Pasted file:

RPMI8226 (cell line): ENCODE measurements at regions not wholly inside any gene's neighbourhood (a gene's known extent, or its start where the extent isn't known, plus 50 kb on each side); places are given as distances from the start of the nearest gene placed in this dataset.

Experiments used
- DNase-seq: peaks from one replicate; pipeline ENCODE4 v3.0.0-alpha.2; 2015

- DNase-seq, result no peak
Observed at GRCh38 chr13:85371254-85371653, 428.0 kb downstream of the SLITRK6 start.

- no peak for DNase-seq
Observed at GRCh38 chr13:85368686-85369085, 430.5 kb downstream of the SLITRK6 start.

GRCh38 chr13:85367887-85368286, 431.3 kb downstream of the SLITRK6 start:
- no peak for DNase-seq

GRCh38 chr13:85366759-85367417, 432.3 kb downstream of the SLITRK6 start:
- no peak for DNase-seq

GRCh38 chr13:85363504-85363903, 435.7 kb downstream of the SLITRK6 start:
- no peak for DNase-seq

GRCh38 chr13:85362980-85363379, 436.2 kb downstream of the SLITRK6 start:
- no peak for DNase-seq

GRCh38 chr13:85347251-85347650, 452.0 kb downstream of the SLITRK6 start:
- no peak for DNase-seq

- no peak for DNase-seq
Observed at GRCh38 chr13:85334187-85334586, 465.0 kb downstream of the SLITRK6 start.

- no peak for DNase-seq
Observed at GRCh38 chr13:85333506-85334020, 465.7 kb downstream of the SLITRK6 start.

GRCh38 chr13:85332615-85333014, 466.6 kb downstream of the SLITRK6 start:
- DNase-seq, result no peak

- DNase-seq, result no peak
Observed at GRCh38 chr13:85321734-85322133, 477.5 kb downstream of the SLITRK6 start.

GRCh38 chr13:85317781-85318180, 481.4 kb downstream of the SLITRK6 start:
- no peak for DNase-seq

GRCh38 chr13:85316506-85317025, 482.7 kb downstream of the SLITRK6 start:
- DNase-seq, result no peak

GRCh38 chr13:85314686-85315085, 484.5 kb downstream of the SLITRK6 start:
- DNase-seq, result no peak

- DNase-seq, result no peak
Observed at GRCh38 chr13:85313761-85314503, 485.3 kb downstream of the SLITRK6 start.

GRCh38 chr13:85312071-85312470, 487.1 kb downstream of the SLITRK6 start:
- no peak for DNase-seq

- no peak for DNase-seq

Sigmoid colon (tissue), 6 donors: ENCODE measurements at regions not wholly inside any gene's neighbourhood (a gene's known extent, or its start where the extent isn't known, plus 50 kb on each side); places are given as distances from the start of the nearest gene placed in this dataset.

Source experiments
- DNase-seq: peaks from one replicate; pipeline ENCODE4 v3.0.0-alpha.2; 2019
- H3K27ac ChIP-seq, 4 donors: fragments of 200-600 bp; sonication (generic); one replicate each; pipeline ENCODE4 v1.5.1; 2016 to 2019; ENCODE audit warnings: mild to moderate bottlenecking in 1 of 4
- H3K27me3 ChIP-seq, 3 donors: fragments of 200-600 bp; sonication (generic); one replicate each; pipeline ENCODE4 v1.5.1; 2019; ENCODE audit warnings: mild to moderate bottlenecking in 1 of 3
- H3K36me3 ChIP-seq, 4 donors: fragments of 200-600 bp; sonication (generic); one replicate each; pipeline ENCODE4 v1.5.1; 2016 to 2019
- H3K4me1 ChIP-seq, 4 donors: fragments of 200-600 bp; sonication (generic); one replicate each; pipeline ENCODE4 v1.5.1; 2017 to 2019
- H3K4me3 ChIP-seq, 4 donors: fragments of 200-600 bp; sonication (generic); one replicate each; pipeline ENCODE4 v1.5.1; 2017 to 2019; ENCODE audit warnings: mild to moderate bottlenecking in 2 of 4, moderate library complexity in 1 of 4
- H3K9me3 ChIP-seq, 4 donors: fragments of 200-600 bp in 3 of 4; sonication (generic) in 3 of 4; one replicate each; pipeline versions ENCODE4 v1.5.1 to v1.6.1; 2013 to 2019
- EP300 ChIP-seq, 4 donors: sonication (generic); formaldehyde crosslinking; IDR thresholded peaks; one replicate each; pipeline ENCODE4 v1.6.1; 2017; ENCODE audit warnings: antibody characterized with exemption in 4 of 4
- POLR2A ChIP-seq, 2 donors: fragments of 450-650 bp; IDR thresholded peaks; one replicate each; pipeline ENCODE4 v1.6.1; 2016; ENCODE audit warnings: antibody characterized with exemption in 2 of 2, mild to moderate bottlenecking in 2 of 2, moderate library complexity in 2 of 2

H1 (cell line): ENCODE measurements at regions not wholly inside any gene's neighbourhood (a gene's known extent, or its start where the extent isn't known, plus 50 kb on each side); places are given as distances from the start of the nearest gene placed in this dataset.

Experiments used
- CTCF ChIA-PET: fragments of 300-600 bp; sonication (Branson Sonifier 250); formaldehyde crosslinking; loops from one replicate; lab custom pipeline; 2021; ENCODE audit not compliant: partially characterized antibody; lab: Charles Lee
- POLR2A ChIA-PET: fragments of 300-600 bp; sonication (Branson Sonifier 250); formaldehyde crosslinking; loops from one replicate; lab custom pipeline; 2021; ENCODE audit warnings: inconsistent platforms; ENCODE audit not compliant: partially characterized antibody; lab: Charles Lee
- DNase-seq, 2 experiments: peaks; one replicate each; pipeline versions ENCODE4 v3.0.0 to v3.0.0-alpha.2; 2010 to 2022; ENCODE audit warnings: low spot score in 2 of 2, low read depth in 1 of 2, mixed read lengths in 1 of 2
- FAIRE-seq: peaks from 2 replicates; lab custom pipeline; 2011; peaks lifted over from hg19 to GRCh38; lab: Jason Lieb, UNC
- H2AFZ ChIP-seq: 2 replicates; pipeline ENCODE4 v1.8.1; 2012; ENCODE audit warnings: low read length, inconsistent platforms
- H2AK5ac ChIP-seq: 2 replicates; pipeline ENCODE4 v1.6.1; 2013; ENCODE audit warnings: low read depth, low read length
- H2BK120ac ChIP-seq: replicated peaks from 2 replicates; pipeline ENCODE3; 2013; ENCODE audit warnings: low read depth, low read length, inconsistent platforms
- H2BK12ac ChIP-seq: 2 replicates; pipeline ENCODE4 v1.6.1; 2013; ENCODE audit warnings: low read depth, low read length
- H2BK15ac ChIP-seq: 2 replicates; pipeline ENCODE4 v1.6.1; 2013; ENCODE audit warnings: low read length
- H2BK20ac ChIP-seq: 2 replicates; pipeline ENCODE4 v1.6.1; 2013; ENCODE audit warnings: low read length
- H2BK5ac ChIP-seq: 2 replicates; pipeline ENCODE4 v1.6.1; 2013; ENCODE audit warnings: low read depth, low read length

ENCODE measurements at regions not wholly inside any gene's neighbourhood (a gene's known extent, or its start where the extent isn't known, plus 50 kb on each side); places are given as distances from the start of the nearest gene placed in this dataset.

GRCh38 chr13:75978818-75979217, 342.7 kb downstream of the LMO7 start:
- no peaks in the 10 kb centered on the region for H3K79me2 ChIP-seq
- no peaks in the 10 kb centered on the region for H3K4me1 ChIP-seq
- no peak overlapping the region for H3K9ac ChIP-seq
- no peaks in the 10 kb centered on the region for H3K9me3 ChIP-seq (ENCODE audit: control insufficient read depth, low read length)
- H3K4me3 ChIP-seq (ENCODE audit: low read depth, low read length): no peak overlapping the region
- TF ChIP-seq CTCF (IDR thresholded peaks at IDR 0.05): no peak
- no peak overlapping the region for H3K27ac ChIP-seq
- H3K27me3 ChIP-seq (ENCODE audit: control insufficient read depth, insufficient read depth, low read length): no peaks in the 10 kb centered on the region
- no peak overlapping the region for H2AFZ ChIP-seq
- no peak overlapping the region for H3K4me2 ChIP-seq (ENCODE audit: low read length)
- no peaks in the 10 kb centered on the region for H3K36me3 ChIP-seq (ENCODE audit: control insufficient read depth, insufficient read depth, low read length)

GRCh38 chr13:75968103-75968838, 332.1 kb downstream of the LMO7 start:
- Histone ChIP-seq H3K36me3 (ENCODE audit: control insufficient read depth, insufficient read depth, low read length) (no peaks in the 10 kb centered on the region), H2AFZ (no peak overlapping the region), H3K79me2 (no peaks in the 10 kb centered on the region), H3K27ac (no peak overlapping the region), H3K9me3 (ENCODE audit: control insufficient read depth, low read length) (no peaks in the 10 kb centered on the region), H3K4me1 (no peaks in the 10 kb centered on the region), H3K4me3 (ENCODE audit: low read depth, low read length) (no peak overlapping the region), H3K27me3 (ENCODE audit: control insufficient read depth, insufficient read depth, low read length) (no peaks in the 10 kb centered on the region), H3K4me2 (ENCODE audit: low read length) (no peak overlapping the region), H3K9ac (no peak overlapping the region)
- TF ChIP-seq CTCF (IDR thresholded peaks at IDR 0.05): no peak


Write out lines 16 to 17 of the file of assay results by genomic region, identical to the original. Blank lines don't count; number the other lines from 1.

GRCh38 chr13:85347251-85347650, 452.0 kb downstream of the SLITRK6 start:
- no peak for DNase-seq